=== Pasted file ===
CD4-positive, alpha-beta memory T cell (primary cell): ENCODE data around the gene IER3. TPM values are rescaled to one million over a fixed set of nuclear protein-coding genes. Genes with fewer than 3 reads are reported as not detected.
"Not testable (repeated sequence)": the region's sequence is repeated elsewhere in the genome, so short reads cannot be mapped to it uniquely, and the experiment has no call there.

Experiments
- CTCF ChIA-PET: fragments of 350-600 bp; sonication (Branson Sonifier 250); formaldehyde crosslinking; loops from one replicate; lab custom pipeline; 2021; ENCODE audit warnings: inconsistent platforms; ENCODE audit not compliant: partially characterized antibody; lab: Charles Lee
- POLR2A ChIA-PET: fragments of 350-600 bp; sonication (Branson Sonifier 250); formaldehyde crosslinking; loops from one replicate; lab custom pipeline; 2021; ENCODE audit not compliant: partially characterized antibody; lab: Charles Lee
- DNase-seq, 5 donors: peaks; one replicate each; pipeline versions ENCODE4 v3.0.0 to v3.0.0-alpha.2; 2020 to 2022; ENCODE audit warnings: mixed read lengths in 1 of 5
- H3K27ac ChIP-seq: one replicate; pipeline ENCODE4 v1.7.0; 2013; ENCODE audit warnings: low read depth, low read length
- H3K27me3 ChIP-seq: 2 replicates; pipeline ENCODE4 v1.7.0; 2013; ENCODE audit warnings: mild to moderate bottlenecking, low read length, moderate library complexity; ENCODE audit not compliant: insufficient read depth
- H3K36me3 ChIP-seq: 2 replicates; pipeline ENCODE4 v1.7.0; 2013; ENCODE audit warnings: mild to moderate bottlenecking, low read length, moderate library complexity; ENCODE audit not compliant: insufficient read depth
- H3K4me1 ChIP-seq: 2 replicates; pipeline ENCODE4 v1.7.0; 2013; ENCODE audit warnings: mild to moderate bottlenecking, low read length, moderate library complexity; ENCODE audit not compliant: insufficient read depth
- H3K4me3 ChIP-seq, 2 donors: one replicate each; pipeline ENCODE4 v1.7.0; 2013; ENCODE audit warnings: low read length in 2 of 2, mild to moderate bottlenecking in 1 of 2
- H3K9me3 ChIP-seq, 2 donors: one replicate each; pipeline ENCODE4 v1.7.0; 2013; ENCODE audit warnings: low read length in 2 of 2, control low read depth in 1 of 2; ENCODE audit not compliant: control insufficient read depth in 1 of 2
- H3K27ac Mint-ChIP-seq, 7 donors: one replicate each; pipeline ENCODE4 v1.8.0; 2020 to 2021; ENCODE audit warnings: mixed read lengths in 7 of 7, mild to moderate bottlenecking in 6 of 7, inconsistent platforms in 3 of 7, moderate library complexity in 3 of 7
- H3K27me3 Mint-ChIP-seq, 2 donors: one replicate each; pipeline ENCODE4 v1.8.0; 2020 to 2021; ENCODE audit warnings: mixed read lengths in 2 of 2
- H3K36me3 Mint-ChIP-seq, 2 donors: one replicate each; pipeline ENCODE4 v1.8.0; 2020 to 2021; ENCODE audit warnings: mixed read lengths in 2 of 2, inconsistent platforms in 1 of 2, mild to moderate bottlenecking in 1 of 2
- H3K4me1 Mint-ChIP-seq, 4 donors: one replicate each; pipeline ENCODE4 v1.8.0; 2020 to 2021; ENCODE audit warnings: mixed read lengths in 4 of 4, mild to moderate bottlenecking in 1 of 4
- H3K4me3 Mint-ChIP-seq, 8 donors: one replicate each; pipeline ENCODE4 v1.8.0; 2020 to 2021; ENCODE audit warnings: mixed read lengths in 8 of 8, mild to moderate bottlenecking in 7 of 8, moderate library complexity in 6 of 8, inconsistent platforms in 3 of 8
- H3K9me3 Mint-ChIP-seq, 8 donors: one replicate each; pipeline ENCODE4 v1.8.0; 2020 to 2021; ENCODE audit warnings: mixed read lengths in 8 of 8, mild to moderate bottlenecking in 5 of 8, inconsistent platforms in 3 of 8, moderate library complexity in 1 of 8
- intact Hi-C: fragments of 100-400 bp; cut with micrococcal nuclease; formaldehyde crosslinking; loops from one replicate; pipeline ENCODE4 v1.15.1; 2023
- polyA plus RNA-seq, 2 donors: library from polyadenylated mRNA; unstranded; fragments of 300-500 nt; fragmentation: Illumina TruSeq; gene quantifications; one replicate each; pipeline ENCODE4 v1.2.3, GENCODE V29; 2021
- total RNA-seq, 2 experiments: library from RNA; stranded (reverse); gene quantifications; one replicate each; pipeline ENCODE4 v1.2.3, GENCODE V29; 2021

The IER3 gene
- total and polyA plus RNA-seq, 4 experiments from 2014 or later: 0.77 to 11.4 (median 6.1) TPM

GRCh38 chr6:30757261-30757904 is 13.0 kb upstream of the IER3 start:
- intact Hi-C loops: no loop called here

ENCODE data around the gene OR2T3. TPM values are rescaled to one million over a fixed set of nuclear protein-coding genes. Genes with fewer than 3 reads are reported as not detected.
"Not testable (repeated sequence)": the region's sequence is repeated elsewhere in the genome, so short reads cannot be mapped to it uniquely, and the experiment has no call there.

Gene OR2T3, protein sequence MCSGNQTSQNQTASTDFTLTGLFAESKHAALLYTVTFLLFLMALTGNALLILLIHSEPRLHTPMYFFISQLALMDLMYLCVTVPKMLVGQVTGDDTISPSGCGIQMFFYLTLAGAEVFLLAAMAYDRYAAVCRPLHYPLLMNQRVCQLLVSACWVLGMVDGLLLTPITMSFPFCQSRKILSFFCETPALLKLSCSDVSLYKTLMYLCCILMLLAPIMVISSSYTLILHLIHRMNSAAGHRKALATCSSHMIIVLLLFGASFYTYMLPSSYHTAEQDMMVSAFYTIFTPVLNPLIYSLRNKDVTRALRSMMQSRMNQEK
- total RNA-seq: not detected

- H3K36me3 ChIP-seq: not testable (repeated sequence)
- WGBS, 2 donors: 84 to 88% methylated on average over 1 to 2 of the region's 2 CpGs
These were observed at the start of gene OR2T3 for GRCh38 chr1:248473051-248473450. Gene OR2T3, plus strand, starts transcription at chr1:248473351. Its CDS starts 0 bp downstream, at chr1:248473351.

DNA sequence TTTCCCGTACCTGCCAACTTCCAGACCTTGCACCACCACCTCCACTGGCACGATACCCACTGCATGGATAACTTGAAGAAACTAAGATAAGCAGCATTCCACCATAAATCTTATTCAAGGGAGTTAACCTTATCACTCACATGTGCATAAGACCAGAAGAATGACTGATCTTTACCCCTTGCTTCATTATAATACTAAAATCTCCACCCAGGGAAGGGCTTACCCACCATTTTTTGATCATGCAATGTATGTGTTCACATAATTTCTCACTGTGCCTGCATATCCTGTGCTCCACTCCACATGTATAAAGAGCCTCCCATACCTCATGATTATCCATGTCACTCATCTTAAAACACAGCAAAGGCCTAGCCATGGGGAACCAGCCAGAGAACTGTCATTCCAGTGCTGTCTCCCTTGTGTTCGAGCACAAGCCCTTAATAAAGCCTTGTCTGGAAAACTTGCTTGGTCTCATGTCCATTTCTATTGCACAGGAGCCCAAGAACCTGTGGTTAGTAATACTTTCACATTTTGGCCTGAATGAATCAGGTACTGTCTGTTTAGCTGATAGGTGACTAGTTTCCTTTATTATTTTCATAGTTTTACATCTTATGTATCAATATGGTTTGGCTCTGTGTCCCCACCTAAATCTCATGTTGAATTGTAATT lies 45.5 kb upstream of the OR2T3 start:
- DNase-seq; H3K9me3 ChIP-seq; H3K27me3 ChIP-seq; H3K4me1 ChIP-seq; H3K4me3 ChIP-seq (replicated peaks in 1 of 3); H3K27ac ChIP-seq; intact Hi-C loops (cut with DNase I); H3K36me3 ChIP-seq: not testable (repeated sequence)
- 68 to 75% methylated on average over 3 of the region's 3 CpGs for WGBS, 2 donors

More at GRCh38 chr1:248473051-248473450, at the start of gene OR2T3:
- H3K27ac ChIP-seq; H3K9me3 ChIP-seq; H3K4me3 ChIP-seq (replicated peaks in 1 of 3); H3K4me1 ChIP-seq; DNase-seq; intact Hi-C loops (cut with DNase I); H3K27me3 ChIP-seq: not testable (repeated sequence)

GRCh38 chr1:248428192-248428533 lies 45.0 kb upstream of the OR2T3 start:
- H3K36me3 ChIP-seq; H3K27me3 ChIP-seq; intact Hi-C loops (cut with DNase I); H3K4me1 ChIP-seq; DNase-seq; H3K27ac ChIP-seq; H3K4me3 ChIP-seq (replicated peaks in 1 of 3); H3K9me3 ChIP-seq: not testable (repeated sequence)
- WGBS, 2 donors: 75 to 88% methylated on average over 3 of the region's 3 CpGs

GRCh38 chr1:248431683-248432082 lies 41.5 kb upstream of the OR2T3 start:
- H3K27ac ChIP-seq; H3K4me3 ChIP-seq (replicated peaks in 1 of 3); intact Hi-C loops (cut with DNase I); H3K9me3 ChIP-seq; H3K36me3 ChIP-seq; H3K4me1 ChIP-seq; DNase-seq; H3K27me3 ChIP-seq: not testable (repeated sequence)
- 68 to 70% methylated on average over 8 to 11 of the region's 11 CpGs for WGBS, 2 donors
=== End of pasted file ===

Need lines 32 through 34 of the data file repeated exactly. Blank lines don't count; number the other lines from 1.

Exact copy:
These were observed at the start of gene OR2T3 for GRCh38 chr1:248473051-248473450. Gene OR2T3, plus strand, starts transcription at chr1:248473351. Its CDS starts 0 bp downstream, at chr1:248473351.

DNA sequence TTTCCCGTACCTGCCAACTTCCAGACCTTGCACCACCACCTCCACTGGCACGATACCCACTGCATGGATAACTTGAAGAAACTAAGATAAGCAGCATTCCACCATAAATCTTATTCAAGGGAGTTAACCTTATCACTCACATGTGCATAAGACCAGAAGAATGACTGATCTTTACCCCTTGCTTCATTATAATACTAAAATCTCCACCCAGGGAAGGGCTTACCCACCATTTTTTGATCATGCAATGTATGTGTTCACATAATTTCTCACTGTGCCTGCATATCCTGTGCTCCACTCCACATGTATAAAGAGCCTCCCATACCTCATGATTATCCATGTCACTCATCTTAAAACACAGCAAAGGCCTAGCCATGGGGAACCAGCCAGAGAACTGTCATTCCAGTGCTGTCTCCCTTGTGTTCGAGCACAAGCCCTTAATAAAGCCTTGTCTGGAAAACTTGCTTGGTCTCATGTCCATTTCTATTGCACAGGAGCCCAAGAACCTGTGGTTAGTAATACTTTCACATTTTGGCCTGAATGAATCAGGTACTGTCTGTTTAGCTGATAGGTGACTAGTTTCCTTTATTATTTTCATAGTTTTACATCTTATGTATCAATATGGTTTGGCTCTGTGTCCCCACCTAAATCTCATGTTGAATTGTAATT lies 45.5 kb upstream of the OR2T3 start:
- DNase-seq; H3K9me3 ChIP-seq; H3K27me3 ChIP-seq; H3K4me1 ChIP-seq; H3K4me3 ChIP-seq (replicated peaks in 1 of 3); H3K27ac ChIP-seq; intact Hi-C loops (cut with DNase I); H3K36me3 ChIP-seq: not testable (repeated sequence)